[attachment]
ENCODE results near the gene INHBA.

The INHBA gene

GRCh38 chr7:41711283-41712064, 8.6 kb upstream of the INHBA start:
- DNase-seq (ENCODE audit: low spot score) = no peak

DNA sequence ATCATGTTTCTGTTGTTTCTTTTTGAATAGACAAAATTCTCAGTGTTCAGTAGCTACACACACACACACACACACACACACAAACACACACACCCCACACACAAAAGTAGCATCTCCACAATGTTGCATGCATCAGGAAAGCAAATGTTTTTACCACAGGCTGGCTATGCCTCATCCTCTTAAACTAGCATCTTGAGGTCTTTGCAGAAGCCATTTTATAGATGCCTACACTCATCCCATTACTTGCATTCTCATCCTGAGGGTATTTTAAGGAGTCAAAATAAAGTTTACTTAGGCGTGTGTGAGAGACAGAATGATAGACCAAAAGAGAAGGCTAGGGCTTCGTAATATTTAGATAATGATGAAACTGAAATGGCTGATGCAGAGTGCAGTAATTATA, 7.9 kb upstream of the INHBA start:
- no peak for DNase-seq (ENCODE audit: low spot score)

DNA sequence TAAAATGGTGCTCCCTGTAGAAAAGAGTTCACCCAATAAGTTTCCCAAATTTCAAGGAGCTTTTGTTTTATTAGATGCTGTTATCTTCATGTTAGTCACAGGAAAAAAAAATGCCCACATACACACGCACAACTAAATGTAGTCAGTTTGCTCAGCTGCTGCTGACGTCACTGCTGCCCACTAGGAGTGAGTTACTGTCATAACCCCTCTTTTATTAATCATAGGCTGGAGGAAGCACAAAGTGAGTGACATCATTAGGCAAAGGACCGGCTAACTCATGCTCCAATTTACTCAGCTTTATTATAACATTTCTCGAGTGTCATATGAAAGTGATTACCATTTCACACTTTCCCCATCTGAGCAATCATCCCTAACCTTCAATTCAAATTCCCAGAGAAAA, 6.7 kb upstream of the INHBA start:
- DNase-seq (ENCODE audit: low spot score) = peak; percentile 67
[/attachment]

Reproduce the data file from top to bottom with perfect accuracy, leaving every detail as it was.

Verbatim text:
ENCODE results near the gene INHBA.

The INHBA gene

GRCh38 chr7:41711283-41712064, 8.6 kb upstream of the INHBA start:
- DNase-seq (ENCODE audit: low spot score) = no peak

DNA sequence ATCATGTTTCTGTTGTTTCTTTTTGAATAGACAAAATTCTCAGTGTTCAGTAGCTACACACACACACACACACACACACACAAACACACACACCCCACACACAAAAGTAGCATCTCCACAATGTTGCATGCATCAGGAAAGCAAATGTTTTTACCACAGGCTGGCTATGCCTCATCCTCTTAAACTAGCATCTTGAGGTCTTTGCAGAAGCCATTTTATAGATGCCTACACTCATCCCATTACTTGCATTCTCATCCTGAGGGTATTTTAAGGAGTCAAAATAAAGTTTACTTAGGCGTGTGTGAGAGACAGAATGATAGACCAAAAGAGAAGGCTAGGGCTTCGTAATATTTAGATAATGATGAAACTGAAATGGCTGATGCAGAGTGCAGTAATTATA, 7.9 kb upstream of the INHBA start:
- no peak for DNase-seq (ENCODE audit: low spot score)

DNA sequence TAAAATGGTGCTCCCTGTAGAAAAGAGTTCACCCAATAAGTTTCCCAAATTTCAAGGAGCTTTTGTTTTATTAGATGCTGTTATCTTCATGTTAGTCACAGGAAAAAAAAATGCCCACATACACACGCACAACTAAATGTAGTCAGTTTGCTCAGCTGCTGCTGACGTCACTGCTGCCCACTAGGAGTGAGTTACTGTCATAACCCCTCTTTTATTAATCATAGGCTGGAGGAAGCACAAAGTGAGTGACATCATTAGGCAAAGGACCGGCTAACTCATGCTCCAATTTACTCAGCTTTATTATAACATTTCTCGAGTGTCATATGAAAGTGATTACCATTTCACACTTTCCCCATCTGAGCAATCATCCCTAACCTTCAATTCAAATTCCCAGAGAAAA, 6.7 kb upstream of the INHBA start:
- DNase-seq (ENCODE audit: low spot score) = peak; percentile 67